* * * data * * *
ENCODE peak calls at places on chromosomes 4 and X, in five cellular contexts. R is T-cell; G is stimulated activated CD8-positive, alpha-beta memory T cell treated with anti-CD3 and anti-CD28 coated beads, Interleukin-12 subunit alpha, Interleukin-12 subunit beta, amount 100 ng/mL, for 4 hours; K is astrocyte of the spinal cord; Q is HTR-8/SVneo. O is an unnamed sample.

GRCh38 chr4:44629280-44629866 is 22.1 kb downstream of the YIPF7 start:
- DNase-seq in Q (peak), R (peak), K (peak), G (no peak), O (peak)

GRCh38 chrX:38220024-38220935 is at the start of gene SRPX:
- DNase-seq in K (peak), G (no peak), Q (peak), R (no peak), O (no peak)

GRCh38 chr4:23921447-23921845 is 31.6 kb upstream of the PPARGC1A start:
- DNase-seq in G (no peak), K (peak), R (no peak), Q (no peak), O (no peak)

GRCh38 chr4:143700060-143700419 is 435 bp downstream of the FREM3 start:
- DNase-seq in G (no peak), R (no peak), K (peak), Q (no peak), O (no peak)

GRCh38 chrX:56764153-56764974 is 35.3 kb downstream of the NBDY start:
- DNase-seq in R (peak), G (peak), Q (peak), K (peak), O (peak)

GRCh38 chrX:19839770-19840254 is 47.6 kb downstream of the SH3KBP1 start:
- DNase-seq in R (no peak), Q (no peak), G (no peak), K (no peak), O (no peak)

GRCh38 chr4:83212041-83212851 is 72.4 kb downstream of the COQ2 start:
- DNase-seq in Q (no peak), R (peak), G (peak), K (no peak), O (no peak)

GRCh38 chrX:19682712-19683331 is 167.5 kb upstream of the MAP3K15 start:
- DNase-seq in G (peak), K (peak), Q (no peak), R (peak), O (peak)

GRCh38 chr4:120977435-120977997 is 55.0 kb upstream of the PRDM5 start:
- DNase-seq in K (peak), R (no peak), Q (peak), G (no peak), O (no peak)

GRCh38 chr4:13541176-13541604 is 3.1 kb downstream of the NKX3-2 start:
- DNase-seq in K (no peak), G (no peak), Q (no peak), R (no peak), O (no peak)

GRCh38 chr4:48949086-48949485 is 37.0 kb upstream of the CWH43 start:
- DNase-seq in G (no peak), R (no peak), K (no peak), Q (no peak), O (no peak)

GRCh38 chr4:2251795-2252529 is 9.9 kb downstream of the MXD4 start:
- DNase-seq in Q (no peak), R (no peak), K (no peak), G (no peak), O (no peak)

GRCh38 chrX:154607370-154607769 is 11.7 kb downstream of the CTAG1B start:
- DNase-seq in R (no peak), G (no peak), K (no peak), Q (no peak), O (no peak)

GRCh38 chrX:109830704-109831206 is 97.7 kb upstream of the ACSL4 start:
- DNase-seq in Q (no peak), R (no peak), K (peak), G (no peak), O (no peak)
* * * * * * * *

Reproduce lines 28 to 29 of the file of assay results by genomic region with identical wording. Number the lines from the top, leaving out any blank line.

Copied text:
GRCh38 chrX:109830704-109831206 is 97.7 kb upstream of the ACSL4 start:
- DNase-seq in Q (no peak), R (no peak), K (peak), G (no peak), O (no peak)